Critical Components to a Boat/RV-Storage Marketing Plan: Recruiting, Partnerships and Referrals

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By Amy Campbell

When it comes to marketing, operators of boat- and RV-storage facilities face many of the same challenges as traditional self-storage operators—namely budget restraints and maximizing new strategies. However, there is one significant difference: the tenant. While self-storage operators can market to any person or business in their target area, the boat/RV-storage operator must target a very specific type of customer. That’s why careful marketing is such a critical component of every boat/RV-storage operation’s success.

Marketing Differences

One advantage boat/RV-storage operators have is their geographic market is larger than that of a typical self-storage facility, which has often been defined as a 5-mile radius around the property. Many boat/RV-storage tenants will drive 20 miles or more from their homes to store their vehicles. They choose a facility based on location, regardless of its distance from their homes. Facilities along highways or near bodies of water and recreation areas are a natural selection for boat/RV-storage tenants who don’t wish to haul their recreational vehicles over long distances.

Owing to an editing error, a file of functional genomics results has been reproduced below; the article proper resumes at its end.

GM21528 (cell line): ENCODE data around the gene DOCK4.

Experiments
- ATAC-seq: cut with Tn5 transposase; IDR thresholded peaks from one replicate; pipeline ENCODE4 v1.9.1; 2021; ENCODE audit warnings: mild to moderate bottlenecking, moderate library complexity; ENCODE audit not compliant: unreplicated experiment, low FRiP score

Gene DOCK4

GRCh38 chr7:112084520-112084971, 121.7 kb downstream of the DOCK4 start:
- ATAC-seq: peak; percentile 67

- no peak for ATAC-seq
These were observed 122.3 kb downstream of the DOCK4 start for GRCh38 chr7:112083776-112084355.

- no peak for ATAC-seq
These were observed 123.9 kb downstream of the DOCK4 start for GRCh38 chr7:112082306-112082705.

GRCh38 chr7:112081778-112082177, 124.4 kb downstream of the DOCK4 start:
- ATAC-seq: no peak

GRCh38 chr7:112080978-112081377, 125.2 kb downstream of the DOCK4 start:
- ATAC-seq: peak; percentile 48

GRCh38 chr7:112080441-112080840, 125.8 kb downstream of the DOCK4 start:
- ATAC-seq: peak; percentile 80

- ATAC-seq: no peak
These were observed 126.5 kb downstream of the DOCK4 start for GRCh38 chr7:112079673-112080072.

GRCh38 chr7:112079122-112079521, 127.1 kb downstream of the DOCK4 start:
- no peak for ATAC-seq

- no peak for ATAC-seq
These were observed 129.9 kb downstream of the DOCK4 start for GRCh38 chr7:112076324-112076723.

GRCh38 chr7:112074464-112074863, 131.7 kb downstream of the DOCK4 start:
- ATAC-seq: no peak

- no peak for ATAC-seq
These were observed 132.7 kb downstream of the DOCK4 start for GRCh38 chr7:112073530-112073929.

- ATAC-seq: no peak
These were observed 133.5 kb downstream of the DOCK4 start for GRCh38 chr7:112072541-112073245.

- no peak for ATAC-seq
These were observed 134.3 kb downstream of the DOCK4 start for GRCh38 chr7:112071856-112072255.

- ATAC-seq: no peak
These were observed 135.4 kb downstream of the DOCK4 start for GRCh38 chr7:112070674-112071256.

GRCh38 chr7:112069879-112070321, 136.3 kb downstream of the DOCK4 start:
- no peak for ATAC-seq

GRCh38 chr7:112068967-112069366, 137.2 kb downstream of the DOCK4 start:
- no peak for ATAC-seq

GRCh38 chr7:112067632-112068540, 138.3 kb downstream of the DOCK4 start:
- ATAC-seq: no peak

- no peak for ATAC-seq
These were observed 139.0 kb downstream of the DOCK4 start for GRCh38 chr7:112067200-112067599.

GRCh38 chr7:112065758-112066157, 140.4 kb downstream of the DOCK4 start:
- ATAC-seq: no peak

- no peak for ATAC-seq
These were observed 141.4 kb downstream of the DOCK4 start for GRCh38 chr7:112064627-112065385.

Lake Havasu RV & Boat Storage of Lake Havasu City, Ariz., is a good example. Located near the popular lake and just outside the resort town, the facility has retained a lengthy waiting list of customers over the years. About 85 percent of its tenants live up 2,800 miles away.

Another advantage boat/RV-storage operators enjoy is a longer average tenant stay. While traditional self-storage customers stay just under a year, the average rental for a boat/RV-storage unit is two years. This is important when it comes to amortizing marketing costs to attract new tenants.

While security and convenience play key roles in traditional storage, the boat/RV-storage customer is looking for more. Operators who offer flexible hours fare better than those with restricted access. Most tenants want 24/7 access to their vehicles, so while security should be stringent, it should also be accessible. Individual gate codes, unit alarms, fire-sprinkler systems, and an abundant amount of video surveillance put renters at ease.

These tenants are also attracted to amenities such as wash bays, a retail store stocked with boat/RV-specific items, electrical outlets, a dump station or a cleaning service. Add-on services such as these will attract new customers and keep current ones coming back.

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